While Vaccines serve as a crucial function to rooting out diseases in our society, they also carry a small risk of causing autoimmune diseases. The Vaccine Injury Compensation Program (VICP) helps compensate these victims.
The VICP awarded $1.5 million in December 2014 to a Lebanon Pennsylvania woman who developed Guillain-Barré Syndrome from a flu shot.
Guillain-Barré Syndrome (GBS) is a rare but possible side effect of any vaccine, including the flu vaccine. This rare condition causes the body’s immune system to attack the peripheral nervous system. GBS can start out as muscle weakness or a tingling sensation and lead to paralysis.
Two weeks after receiving the flu vaccine, Wendy Lister went to Good Samaritan Hospital with complaints of burning, tingling and numbness in her upper and lower extremities. She was admitted and diagnosed with GBS and ataxia, a nervous system disorder affecting movement and balance control.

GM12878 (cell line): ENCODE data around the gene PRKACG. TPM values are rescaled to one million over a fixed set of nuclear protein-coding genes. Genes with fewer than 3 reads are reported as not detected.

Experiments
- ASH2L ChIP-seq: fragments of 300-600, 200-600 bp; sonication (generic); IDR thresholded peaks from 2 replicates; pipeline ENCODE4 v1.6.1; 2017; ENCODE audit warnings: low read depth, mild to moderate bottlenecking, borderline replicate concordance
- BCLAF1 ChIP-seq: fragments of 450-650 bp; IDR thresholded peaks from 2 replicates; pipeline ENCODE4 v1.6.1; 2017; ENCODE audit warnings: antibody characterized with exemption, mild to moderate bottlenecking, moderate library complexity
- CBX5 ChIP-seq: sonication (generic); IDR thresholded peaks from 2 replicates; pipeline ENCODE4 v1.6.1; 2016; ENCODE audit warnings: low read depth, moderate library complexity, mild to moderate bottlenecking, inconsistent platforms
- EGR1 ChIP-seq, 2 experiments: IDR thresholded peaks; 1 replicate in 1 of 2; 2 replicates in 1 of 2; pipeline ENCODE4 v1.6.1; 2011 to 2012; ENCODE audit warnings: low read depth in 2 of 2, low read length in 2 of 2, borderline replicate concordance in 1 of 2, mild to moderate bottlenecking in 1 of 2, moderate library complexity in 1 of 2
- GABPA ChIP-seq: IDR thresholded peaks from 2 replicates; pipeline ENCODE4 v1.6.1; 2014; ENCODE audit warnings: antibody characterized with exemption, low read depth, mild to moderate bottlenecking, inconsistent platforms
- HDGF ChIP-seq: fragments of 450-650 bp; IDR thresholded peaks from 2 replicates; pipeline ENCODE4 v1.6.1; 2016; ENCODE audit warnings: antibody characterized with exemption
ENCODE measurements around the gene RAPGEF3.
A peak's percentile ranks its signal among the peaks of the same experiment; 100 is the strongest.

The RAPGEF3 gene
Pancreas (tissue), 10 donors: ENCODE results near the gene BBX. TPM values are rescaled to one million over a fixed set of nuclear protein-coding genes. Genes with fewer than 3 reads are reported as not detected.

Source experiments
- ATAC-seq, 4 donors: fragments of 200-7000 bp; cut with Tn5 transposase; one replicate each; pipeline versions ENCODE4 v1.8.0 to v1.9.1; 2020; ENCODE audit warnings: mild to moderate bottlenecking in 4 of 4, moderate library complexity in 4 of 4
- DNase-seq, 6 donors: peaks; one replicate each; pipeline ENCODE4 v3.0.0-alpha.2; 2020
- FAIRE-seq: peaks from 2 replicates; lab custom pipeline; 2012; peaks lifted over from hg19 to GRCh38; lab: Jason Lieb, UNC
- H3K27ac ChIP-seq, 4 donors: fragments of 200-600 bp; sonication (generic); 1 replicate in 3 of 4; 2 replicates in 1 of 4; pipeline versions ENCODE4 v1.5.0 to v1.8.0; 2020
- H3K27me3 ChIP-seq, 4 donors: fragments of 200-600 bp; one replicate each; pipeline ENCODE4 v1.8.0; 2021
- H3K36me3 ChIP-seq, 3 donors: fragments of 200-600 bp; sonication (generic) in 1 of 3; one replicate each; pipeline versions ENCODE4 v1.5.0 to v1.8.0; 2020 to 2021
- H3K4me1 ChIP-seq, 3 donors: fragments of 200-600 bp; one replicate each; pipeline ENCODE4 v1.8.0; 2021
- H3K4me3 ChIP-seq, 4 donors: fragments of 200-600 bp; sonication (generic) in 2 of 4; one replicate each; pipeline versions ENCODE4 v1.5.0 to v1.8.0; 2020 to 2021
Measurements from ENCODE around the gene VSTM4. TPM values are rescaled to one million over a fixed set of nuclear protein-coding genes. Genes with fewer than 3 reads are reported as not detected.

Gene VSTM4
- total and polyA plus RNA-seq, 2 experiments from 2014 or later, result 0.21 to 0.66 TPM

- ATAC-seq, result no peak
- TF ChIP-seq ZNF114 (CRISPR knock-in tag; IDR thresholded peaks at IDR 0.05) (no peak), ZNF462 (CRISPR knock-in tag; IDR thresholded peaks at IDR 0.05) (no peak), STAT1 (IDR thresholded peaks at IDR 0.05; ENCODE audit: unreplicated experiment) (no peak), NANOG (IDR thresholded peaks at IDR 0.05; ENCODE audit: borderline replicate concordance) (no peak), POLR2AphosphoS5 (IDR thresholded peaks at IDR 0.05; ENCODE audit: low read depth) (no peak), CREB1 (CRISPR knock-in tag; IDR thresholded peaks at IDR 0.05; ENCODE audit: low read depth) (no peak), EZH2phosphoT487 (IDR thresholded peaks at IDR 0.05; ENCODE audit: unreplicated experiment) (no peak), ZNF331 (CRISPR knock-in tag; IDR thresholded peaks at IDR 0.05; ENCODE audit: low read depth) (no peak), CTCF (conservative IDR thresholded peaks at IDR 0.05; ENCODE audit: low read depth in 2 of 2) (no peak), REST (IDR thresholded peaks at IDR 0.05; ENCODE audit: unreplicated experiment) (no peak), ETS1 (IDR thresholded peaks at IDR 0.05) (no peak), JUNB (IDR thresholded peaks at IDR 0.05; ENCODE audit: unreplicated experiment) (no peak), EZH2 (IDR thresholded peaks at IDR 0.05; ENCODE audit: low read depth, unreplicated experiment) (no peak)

Lister was hospitalized for six weeks and underwent physical and occupational therapy, but she has not fully recovered.
Lister’s Guillain-Barré flu shot injuries left her with constant pain and numbness in her hands and feet. She is unable to walk more than a short distance or drive. Because of her recurring injuries, she has not been able to return to work.
Lister’s settlement will provide compensation for medical treatment, lost wages, pain and suffering and will cover future medical expenses related to her vaccine injuries.
David Carney joined Philadelphia, PA firm, Anapol, Schwartz, Weiss, Cohan, Feldman & Smalley, P.C. in September 2010. He focuses his practice in medical malpractice, products liability, premises liability, motor vehicle accidents, dram shop, vaccine injury compensation, mass torts, class actions, asbestos and mesothelioma and other personal injury matters.